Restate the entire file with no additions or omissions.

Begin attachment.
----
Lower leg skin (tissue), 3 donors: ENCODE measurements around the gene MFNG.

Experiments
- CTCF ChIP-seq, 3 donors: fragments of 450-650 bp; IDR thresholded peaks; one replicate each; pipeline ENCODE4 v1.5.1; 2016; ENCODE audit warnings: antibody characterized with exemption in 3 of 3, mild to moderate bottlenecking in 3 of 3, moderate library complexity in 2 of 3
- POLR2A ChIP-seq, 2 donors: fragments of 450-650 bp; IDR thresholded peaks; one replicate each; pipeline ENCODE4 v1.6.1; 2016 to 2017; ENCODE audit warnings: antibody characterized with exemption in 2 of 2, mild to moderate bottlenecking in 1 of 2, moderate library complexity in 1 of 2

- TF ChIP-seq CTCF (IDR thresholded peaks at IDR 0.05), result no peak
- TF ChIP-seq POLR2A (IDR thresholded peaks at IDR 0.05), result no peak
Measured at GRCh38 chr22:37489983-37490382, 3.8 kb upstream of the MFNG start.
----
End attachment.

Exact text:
Lower leg skin (tissue), 3 donors: ENCODE measurements around the gene MFNG.

Experiments
- CTCF ChIP-seq, 3 donors: fragments of 450-650 bp; IDR thresholded peaks; one replicate each; pipeline ENCODE4 v1.5.1; 2016; ENCODE audit warnings: antibody characterized with exemption in 3 of 3, mild to moderate bottlenecking in 3 of 3, moderate library complexity in 2 of 3
- POLR2A ChIP-seq, 2 donors: fragments of 450-650 bp; IDR thresholded peaks; one replicate each; pipeline ENCODE4 v1.6.1; 2016 to 2017; ENCODE audit warnings: antibody characterized with exemption in 2 of 2, mild to moderate bottlenecking in 1 of 2, moderate library complexity in 1 of 2

- TF ChIP-seq CTCF (IDR thresholded peaks at IDR 0.05), result no peak
- TF ChIP-seq POLR2A (IDR thresholded peaks at IDR 0.05), result no peak
Measured at GRCh38 chr22:37489983-37490382, 3.8 kb upstream of the MFNG start.